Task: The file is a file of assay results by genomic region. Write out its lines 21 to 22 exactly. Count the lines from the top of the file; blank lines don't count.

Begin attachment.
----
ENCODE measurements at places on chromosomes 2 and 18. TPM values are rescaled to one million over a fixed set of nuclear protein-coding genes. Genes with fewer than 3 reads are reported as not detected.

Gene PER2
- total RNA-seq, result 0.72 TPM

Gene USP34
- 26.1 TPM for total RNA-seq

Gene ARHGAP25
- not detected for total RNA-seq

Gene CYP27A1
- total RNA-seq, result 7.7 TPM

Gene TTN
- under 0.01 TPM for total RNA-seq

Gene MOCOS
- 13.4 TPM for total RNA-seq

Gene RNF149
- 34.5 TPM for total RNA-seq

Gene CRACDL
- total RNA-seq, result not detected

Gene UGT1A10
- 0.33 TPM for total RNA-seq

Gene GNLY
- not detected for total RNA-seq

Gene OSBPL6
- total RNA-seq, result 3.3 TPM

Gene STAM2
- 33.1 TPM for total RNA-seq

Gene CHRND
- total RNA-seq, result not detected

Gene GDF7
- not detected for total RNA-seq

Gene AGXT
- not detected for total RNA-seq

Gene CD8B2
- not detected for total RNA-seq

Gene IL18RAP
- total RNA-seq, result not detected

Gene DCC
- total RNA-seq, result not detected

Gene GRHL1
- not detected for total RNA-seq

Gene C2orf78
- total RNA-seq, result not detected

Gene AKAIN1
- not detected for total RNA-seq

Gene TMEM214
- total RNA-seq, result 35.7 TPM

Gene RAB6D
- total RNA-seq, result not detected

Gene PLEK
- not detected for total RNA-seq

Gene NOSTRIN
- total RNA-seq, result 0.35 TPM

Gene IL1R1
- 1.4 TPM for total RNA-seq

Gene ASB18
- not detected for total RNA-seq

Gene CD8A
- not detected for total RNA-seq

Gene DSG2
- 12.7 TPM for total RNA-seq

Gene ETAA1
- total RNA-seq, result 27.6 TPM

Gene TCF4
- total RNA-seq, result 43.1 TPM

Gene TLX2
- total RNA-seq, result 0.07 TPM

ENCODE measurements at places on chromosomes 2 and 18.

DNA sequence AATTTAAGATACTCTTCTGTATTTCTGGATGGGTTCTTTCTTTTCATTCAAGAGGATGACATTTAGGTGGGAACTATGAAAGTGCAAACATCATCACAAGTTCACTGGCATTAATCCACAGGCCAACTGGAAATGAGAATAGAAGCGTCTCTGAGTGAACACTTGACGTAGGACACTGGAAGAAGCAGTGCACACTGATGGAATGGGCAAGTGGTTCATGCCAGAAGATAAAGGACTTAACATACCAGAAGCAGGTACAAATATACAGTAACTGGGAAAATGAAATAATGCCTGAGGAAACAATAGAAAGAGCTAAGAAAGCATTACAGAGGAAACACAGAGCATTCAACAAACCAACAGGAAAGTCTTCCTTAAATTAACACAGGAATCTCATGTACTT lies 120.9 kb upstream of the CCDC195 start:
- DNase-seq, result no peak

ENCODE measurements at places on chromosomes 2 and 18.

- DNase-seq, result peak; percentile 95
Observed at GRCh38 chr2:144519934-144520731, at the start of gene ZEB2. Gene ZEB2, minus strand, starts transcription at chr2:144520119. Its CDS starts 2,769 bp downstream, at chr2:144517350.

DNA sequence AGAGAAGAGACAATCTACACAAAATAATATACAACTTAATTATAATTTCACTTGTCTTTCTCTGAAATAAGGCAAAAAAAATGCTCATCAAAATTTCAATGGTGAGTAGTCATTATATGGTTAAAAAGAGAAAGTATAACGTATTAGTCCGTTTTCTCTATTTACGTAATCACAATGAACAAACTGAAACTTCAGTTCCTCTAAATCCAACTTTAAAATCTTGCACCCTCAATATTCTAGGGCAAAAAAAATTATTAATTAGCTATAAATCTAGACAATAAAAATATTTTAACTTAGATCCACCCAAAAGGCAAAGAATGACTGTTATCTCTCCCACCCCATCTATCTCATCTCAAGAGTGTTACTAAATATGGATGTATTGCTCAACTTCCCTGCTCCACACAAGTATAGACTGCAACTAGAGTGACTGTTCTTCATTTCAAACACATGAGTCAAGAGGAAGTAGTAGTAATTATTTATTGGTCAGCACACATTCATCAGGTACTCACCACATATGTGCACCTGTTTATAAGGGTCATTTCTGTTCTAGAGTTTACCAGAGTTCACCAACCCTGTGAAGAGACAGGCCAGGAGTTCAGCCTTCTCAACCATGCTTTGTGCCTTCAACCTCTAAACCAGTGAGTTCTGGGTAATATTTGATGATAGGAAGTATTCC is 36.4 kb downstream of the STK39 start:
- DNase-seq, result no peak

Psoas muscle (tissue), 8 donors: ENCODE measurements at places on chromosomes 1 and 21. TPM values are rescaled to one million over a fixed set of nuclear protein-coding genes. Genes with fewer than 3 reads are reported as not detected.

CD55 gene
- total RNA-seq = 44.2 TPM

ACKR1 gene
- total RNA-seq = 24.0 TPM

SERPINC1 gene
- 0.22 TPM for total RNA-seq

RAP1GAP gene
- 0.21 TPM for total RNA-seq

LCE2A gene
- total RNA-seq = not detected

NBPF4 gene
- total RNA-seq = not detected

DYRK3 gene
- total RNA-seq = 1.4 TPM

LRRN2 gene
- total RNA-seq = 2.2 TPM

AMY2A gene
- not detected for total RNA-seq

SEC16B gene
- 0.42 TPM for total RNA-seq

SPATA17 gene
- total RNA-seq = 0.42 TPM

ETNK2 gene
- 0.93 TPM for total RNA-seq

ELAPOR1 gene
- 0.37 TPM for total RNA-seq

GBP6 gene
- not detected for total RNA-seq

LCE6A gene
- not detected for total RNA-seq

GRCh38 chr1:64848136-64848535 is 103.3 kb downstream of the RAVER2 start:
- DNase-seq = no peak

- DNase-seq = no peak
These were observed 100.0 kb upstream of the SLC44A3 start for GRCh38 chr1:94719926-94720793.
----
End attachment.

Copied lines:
- not detected for total RNA-seq

Gene OSBPL6